But India’s infrastructure is ridiculously laughable for a full EV future. But if smogs in cities in Delhi are anything to go by, the extra influx of vehicles is adding to the issue. With that in mind, there are regulatory reforms in play that are pushing the development of infrastructure and also encouraging more and more manufacturers to introduce their electric vehicles. So things are changing because of a multitude of reasons.
Tesla will supercharge India’s infrastructure
Overnight the introduction of a Tesla will not change the infrastructure of India which is more suitable for EVs. However, Tesla will not launch in India without having an intent of localising manufacturing capabilities and bring its supercharger network to India. Tesla has already announced an intent to develop a $25,000 hatchback in China which likely also come to India as it will be the most affordable Tesla.
Once Tesla is deeply entrenched in India which would take a good 3-4 years, EVs will be more affordable. Tesla has been at the forefront of pushing down the cost of batteries. And it will have that halo effect in India which will open up avenues for other manufacturers. At the same time, it will likely start rolling out some of its superchargers in India which will also help further improve the infrastructure.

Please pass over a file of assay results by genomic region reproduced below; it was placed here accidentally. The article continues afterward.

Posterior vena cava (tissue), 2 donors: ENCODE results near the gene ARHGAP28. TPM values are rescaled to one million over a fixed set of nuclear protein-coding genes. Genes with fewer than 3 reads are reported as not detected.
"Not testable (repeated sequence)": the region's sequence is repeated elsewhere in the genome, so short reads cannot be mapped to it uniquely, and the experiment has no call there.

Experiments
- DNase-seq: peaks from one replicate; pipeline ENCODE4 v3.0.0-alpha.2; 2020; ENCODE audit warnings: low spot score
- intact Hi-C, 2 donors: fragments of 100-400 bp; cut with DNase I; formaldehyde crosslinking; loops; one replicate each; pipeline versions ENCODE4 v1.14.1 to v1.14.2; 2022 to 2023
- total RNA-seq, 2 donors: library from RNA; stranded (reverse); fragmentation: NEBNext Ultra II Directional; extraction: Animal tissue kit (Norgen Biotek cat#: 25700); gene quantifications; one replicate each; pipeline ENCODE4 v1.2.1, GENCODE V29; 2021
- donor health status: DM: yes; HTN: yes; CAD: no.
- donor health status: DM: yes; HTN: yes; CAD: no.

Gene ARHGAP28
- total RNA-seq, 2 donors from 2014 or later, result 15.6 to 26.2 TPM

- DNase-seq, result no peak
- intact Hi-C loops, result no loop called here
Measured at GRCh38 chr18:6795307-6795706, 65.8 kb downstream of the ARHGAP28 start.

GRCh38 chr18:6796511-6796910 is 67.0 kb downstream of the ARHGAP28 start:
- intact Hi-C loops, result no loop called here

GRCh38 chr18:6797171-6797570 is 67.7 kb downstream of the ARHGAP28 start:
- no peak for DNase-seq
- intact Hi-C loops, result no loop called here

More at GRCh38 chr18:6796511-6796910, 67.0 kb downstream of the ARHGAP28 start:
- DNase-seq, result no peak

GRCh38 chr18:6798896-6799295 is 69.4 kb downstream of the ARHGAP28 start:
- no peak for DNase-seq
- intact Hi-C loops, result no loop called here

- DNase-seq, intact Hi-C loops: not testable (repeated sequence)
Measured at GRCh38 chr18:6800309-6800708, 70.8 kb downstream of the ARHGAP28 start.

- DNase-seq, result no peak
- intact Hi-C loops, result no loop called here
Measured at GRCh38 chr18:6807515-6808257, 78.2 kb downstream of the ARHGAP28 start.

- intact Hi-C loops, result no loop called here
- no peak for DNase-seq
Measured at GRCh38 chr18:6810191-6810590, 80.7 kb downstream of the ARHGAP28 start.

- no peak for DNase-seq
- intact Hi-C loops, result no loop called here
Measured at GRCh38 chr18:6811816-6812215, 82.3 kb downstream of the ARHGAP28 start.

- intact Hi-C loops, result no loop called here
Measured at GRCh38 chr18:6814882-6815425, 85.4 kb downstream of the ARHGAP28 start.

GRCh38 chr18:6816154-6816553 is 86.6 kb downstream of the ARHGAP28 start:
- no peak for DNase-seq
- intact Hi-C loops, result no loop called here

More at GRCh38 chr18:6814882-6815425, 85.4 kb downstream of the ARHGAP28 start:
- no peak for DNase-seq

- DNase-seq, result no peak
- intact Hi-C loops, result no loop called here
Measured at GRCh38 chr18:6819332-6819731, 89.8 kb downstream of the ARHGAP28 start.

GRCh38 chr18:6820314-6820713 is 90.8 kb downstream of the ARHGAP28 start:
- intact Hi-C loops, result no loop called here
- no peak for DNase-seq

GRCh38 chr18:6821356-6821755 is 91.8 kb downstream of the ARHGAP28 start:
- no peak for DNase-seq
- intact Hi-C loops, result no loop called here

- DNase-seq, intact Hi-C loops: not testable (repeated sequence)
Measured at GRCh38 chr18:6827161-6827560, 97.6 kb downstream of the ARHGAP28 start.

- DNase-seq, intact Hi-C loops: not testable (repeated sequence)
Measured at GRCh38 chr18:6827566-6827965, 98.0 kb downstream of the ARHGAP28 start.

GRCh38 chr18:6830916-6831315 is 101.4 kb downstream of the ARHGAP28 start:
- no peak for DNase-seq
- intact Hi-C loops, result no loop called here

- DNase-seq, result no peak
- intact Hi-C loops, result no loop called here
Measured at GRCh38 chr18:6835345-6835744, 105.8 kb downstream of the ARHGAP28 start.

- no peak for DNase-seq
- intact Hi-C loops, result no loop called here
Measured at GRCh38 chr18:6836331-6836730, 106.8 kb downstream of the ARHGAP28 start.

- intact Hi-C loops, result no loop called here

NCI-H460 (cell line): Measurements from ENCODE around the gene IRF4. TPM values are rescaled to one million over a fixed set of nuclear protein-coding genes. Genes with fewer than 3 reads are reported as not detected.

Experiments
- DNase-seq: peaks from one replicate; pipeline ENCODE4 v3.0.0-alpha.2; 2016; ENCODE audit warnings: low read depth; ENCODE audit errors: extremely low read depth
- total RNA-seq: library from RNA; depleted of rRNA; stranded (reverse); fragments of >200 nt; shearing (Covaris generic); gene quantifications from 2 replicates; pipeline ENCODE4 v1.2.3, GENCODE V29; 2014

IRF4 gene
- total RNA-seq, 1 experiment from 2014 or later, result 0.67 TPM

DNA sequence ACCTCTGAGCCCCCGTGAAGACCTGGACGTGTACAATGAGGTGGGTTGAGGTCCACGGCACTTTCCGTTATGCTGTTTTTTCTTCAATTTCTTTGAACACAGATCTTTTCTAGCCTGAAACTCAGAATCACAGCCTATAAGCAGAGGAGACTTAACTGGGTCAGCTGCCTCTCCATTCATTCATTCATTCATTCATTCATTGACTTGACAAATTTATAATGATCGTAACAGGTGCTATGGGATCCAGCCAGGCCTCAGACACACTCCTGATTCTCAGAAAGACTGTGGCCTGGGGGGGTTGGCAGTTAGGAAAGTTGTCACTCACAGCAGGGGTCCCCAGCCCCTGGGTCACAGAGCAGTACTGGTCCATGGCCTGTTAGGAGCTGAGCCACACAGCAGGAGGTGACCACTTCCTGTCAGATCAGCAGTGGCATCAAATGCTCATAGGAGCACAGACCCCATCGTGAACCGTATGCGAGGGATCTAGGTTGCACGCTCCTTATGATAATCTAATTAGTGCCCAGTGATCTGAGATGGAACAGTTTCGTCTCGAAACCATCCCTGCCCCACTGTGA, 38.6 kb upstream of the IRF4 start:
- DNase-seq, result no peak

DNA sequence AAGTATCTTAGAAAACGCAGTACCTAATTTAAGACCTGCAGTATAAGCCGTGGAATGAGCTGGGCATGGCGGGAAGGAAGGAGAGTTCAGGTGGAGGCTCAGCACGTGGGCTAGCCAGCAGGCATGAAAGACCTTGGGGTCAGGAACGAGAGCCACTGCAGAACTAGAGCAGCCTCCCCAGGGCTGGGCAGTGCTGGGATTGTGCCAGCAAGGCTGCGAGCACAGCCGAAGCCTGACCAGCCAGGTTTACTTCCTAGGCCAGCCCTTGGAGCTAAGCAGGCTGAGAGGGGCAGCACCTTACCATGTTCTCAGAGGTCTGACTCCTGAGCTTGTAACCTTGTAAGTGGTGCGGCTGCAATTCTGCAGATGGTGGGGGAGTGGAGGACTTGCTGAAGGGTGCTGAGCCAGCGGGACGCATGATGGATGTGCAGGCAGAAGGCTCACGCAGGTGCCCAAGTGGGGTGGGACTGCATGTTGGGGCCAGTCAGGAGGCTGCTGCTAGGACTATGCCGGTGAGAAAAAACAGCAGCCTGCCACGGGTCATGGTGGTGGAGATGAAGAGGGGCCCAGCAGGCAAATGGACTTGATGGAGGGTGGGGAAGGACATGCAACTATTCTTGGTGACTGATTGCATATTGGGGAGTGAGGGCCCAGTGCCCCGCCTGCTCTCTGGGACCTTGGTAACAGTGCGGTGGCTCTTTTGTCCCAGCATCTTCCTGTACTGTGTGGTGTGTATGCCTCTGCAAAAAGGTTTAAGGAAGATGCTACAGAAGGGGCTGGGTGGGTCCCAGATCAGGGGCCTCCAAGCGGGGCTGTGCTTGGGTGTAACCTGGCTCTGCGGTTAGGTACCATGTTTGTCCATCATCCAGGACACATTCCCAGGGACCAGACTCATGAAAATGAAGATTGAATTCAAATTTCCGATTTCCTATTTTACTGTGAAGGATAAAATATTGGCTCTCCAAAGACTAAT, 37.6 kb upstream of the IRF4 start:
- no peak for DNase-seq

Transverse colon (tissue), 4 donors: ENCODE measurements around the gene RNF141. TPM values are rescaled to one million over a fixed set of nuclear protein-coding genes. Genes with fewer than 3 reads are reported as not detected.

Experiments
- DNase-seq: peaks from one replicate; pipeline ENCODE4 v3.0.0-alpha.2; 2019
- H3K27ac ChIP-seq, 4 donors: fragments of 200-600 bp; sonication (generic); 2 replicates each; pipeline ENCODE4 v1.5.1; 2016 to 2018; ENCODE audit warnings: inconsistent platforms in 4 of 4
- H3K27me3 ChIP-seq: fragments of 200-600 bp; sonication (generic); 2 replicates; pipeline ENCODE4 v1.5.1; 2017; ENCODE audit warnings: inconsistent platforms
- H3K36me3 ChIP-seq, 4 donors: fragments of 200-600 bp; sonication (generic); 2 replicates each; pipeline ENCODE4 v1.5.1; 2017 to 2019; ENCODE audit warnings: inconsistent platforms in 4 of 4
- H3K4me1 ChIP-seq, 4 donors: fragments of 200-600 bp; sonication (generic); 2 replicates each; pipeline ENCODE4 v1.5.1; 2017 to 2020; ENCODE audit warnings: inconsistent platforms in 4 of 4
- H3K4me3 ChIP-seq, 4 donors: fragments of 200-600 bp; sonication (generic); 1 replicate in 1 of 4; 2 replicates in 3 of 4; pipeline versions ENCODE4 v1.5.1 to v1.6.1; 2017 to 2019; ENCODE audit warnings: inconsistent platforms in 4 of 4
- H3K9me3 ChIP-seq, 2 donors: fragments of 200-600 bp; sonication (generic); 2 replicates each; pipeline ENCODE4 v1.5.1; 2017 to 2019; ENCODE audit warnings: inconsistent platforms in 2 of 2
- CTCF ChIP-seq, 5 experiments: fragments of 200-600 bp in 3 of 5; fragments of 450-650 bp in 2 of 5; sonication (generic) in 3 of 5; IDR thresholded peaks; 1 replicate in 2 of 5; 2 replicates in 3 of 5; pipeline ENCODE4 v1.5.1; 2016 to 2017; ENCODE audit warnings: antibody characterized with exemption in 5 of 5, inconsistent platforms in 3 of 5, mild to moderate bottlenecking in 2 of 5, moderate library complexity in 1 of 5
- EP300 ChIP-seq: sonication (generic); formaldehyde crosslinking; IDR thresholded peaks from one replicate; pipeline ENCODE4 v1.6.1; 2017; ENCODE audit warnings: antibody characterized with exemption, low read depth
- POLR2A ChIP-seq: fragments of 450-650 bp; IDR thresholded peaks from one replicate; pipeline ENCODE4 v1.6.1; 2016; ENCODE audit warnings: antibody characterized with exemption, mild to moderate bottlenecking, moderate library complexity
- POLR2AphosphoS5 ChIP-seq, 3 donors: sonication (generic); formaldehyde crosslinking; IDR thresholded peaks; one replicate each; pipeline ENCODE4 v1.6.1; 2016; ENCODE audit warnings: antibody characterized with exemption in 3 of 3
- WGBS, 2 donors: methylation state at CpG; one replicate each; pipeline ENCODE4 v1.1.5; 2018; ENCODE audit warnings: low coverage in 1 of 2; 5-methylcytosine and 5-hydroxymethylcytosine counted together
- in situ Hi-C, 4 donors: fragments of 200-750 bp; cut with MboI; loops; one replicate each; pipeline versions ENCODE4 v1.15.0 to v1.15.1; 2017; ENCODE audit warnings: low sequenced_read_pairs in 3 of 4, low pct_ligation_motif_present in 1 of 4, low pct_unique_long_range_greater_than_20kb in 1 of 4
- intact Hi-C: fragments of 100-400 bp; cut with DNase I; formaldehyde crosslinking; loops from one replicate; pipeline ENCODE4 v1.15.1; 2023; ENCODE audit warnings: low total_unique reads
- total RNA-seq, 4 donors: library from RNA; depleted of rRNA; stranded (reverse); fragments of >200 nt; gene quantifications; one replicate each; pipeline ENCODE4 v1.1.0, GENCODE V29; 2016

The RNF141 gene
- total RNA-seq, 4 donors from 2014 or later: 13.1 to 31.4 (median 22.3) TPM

The latest Model S do almost 1000 kilometres which means you can do an up and down drive from Delhi to Udaipur in it without stopping once. This technology is only getting better and when combined with more localisation and deployment of charging infrastructure, one can imagine EVs being ubiquitous by the end of this decade.